Glyoxalase enzymes prevent skin ageing

Researchers at Dior Science and the Université Pierre et Marie Curie (UPMC–Sorbonne Université) in France confirm that skin indeed possesses its own natural protection system.
Glyoxalase enzymes prevent skin ageing

Skin ageing is one of the starkest reminders of the passage of time. It is a complex process resulting from both chronoageing, which is intrinsic, and photoageing, which is extrinsic and caused by exposure to ultraviolet rays from the Sun. As skin ages it loses its elasticity, the epidermis and dermis progressively thin and cell turnover rate dramatically slows down. The dermal-epidermal junction also flattens. Skin ageing not only produces wrinkles, it also impairs many physiological functions – wounds take longer to heal, for example.

All these changes are mainly caused by damage to biomolecules such as proteins that can be modified by oxidative processes occurring in the body. This oxidation occurs every day and is a natural consequence of breathing, eating and living, but in skin, it can be accelerated by exposure to UV rays and all other forms of oxidative stress (such as pollution and cigarette smoke).

One example of a damage process is when the dicarbonyl compounds glyoxal (GO) and methylglyoxal (MGO), which are produced during various metabolic pathways, react with proteins. These compounds are highly reactive and modify cells and their components, such as DNA and proteins. Over time, such modifications produce irreversible cellular damage.

The good news is that there exists a natural line of defence against both GO and MGO in form of the glyoxalase (GLO) system, which is composed of the two intracellular enzymes glyoxalase 1 and 2 (GLO1 and GLO2). These enzymes work together to detoxify GO and MGO.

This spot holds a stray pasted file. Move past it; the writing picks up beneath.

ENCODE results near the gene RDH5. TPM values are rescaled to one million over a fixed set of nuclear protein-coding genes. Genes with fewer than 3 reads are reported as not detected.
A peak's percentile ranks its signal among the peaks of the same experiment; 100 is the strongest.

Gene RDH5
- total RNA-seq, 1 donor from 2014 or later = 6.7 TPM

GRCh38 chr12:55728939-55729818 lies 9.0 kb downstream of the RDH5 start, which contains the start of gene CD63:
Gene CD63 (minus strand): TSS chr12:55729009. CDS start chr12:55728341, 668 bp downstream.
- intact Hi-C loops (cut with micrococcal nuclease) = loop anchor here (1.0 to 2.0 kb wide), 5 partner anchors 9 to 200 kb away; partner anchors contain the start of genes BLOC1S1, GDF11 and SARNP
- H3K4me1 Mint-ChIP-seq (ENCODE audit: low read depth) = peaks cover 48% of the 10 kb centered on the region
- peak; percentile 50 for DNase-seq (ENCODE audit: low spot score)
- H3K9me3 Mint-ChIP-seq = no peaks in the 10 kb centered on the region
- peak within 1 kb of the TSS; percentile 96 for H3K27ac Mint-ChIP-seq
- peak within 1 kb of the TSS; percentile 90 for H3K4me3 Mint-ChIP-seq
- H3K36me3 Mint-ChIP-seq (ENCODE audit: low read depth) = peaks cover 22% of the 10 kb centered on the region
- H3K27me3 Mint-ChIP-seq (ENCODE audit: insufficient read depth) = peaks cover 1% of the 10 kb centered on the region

Researchers from the UPMC-Sorbonne Université and Dior Science have now shown in experiments for the first time that this glyoxalase system indeed exists in human skin. “This result is remarkable since it shows that dicarbonyl stress-induced glycoxidation does not only affect extracellular proteins, such as elastin and collagen, but also intracellular proteins,” explain team leaders Isabelle Petropoulos of the UPMC and Dior researcher Carine Nizard. “This intracellular glycation produces changes in the function of cells that make up the ‘living’ part of skin, not only the ‘architectural’ part (elastin and collagen). The GLO system is thus fundamental for preventing these changes and thus preserving skin homeostasis.”

The GLO system is found in the heart of skin cells – the keratinocytes of the epidermis (which are responsible for tissue renewal) and the fibroblasts of the dermis (the layer just above subcutaneous tissue). It detects and neutralises GO and MGO as soon as they are produced and thus prevents them from attacking cells and their components. It thus limits protein modification by GO and MG, which causes cell and, ultimately, tissue ageing. GO and MGO are eliminated and transformed first by GLO1 and then by GLO2, producing molecules that are not toxic, such as glycolate (in the case of GO).

There is a problem, however, say the researchers in that the GLO system appears to weaken with time and becomes less effective. This loss of activity is even more pronounced in photo-aged skin.

Where are the glyoxalases located in skin?

In their in vitro experiments, the researchers used antibodies against GLO1 and GLO2 to study how these glyoxalases are expressed in model primary keratinocytes and fibroblasts in both young and old (or senescent) human skin cells. They also looked at how active the enzymes were in these samples. They found that GLO expression was not modified in fibroblasts as skin cells age but that the activity and expression of GLO1 decrease. They also found that GLO2 was expressed in primary keratinocytes and that it also decreases with photo-exposition.